BOBBY FRANKEL, 68
Bobby Frankel, Hall of Fame racehorse trainer, dies at 68
Tuesday, November 17, 2009
Bobby Frankel, 68, a Hall of Fame racehorse trainer whose eye for thoroughbred talent turned losers into winners and winners into bigger winners, culminating in more than 3,500 career victories and $225 million in purse money, died Nov. 16 at his home in Pacific Palisades, Calif. He had cancer, said his close associate Garrett O'Rourke.
Throughout a 43-year career, Mr. Frankel was respected as one of horse racings' living legends. He won practically every major race, including the 2003 Triple Crown jewel Belmont Stakes with Empire Maker, and the 2004 $4 million Breeder's Cup Classic with Ghostzapper.
In 2008 -- his last full year of training because of declining health -- Mr. Frankel finished with 93 wins, $11.7 million in earnings, and 11 Grade 1 victories. It was the most of any trainer in North America.
His most remarkable achievement came in 2003, when he won 25 Grade 1 races, the sport's toughest competition for the largest purses. He set records for the most victories and highest earnings in a single season -- $19,147,129.
Mr. Frankel earned a reputation as a quality horseman who could spot a champion amid the chumps. He started his training career during the middle 1960s in New York in lower quality "claiming races," where owners put their mounts up for sale before the start of the race.
Mr. Frankel would pick off the better among the bunch, enter them in races for higher stakes, and win. Mr. Frankel was best known for his skill as a handicapper. He would strategically enter his horses only in certain races where he could largely predict a successful outcome.
He won his first race in 1966 with horse named Double Dash at Aqueduct, and finished the year with $18,659 in earnings. By 1976 he had earned $8,069,603. In his lifetime, he won 21 percent of the races he entered and had accrued $227,947,775 in purse money.
Mr. Frankel's initial interest in horse racing began at the betting windows. One day during the early 1960s in New York, Mr. Frankel went to the track with $40 in his pocket. He got on a hot streak and collected $3,000. He made another bet on a 3-1 shot and it came in. He went home with $20,000 in cash.
"I put the money on my mother's bed," Mr. Frankel said, according to the Daily Racing Form. "She thought I had robbed a bank."
Robert Jules Frankel was born July 9, 1941, in Brooklyn, N.Y. He started in the racing industry in the muddy shed rows of the Aqueduct and Belmont Park race courses walking hot horses coming off the track from their workouts. He once said the early-morning labor was worth the free ticket to the afternoon racing.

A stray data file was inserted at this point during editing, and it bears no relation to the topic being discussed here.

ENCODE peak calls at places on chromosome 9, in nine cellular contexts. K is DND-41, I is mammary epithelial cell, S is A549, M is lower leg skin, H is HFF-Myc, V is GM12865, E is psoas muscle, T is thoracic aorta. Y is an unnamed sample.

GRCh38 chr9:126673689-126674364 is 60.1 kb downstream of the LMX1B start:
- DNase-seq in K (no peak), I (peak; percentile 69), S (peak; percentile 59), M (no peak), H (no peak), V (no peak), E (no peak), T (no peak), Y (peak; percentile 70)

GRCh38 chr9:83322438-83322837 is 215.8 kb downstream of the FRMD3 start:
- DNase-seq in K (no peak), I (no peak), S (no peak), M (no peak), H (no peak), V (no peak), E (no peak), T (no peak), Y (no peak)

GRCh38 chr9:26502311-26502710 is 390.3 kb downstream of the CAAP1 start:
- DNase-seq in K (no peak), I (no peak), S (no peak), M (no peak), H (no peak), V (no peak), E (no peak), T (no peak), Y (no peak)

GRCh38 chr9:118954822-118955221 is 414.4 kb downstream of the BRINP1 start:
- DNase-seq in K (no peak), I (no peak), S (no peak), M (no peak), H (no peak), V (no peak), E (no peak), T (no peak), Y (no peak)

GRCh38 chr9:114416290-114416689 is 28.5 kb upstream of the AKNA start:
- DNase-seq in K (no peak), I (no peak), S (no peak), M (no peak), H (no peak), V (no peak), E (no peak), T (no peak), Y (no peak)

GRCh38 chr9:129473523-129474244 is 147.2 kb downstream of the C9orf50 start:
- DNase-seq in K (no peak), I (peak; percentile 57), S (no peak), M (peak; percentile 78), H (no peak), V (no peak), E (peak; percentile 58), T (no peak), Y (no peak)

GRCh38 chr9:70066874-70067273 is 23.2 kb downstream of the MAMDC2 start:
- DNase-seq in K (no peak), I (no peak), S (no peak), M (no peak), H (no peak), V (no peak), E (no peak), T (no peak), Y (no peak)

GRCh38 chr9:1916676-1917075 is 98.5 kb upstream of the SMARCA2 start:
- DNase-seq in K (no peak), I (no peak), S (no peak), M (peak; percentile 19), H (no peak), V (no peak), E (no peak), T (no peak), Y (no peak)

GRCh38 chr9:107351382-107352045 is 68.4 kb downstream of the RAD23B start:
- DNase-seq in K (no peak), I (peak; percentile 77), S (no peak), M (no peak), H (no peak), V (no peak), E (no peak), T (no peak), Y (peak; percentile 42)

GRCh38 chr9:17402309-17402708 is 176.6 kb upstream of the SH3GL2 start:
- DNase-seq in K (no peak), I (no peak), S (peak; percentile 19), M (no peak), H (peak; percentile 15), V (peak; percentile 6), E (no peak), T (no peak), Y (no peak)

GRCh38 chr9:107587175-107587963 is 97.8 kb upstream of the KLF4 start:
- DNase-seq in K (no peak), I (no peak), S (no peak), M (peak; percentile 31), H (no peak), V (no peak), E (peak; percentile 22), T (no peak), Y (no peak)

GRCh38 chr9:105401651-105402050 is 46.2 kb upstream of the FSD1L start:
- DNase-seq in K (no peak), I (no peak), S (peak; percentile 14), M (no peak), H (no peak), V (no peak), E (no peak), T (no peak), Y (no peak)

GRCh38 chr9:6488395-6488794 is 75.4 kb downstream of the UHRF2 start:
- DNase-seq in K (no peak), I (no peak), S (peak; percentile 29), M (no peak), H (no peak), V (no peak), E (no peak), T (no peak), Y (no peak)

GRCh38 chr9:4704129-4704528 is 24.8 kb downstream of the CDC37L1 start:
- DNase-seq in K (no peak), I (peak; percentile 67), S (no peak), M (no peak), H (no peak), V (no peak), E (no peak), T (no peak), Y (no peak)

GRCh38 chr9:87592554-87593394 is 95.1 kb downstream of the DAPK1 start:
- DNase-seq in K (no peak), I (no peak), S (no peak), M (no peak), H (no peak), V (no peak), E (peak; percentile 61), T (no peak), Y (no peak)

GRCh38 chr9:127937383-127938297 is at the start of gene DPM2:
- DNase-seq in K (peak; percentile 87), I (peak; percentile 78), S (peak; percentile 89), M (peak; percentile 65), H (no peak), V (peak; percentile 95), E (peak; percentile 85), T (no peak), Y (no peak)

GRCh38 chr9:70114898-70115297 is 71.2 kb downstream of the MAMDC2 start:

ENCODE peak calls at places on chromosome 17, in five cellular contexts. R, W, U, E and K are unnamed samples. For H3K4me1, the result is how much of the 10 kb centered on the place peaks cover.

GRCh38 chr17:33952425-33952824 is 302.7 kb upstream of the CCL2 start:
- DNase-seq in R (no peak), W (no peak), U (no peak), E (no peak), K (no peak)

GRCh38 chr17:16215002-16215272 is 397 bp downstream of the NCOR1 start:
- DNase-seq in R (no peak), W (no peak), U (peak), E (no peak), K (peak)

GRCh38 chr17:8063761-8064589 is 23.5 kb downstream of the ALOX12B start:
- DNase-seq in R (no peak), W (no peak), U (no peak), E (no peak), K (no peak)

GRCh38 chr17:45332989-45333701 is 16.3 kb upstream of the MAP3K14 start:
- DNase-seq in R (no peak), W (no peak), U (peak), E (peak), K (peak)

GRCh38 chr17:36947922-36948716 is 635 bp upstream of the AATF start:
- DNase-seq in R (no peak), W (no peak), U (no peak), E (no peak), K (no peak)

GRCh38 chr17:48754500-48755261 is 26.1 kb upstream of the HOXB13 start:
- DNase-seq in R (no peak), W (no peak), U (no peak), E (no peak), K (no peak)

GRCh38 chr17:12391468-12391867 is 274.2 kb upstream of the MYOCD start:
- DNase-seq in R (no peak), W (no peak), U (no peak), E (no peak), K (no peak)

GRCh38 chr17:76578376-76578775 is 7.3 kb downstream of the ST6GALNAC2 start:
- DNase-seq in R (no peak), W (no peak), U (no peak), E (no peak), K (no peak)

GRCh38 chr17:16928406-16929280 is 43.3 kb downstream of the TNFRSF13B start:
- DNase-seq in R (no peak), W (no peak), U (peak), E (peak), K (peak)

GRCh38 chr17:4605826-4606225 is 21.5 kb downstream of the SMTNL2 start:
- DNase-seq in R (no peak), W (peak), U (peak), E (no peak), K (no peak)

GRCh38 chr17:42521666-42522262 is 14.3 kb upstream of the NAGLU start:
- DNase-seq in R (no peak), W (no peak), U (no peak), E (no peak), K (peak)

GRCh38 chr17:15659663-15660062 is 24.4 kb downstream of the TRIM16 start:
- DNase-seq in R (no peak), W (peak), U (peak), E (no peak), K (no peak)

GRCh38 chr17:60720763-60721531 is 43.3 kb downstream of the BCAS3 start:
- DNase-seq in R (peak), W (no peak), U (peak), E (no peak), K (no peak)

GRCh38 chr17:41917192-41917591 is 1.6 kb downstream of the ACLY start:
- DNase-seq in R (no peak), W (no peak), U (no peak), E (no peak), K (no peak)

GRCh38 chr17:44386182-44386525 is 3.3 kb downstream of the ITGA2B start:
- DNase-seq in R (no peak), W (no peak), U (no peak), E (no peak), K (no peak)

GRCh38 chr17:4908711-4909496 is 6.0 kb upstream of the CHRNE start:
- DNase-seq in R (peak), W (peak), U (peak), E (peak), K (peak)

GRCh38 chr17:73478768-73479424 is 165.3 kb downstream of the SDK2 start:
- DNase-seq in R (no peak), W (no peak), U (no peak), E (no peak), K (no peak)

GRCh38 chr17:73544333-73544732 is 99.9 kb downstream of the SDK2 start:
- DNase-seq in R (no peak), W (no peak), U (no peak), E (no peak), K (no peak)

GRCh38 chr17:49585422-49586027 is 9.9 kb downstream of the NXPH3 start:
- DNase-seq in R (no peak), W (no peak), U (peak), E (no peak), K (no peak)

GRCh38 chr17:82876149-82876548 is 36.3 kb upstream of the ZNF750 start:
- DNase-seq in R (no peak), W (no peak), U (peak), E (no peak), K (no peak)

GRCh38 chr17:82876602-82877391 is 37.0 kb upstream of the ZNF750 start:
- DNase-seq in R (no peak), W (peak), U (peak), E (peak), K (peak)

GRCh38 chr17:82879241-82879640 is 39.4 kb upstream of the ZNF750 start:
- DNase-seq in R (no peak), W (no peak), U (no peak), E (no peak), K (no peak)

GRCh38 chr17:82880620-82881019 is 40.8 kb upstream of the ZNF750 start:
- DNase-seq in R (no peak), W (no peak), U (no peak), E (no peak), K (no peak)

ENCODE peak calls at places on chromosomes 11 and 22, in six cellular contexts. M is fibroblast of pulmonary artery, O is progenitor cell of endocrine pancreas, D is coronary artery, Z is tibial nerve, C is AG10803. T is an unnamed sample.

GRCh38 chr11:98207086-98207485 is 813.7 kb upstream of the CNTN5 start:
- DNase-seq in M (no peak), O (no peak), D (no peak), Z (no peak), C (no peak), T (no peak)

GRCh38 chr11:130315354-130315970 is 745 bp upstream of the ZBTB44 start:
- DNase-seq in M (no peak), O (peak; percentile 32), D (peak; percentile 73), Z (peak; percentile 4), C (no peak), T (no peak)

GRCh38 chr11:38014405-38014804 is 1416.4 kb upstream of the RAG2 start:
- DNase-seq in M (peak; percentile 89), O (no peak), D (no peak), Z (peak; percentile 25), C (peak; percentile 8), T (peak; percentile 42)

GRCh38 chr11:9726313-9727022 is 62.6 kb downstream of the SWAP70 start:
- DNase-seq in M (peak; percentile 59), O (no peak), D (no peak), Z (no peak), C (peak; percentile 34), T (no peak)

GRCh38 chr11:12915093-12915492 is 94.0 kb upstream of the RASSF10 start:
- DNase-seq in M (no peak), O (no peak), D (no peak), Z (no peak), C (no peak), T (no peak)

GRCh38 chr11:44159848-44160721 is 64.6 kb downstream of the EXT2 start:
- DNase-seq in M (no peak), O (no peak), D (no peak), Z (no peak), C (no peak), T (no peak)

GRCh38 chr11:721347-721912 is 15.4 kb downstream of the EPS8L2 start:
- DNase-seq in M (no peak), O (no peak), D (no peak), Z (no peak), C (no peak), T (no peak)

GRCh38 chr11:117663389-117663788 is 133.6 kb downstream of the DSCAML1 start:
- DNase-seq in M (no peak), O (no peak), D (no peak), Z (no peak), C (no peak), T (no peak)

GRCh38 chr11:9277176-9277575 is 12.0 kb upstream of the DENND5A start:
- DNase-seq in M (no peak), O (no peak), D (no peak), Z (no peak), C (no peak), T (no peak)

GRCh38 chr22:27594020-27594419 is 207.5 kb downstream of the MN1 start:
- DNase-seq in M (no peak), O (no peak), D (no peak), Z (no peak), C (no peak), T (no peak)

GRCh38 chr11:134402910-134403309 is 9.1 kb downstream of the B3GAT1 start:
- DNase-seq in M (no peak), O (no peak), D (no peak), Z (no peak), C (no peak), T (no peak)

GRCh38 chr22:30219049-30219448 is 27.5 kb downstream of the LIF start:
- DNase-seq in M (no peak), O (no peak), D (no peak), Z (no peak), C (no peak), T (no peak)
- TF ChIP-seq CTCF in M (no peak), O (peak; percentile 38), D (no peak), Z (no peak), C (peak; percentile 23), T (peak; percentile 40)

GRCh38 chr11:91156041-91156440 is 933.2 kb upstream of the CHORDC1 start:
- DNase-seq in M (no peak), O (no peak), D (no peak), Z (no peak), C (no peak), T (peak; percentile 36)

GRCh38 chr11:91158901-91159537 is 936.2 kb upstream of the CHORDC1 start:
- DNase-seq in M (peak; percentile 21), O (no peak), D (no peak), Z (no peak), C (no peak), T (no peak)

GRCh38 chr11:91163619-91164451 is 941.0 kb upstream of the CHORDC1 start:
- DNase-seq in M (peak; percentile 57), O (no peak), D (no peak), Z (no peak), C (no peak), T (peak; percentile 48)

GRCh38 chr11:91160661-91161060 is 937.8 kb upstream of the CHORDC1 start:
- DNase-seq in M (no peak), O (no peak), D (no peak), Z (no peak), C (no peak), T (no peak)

He moved to California in 1972 and saw his career take off. He was the top trainer for multiple years in a row at the tracks of Hollywood Park, Santa Anita and Del Mar.
Mr. Frankel was inducted into the Racing Hall of Fame in 1995 with much of his greater success still to come. He won five Eclipse Awards, the thoroughbred equivalent of the Heisman Trophy, as the country's trainer of the year. Ten of his horses were the Eclipse champions of their fields, including Ghostzapper, a bay colt who was horse of the year in 2004. One of the fastest horse's of all time according to a speed rating system, Ghostzapper won the $4 million Breeder's Cup Classic 1 1/4 -mile race wire-to-wire in a blazing 1:59.02.
Mr. Frankel, by many accounts a gruff and abrasive man, had many famous clients, including Greek shipping tycoon Stavros Niarchos, music industry executive Jerry Moss and baseball player and manager Joe Torre, but he largely kept himself out of the public eye and shied away from entering his horses in the glitzy and glamorous Triple Crown series.
His only Triple Crown-event win came at the 2003 Belmont Stakes with Empire Maker, a dark bay owned by Saudi Arabian Prince Khalid Abdullah, upsetting the favorite, Funny Cide, at becoming the first Triple Crown winner since Affirmed in 1978.
Mr. Frankel was also successful with horses that ran on the grass, including Intercontinental, the top turf female of 2005, and Leroidesanimaux, the top turf male in 2005.
At 68, Mr. Frankel was still considered to be in the prime of his racing years. His last major victory was on Oct. 17 for the $2 million Canadian International 1 1/2- mile turf race with Champs Elysees.
"Life's funny," Mr. Frankel said in 2000. "Sometimes things just happen, and they change your life completely. I wasn't born into this. I just followed my instincts and ended up where I am."
Mr. Frankel had married and divorced multiple times. He kept a close relationship with his last wife, Bonita Boniface. Survivors include a daughter from a previous marriage, Bethenny Frankel, who appears on the cable television show "The Real Housewives of New York." A brother, who is a rabbi, lives in Israel.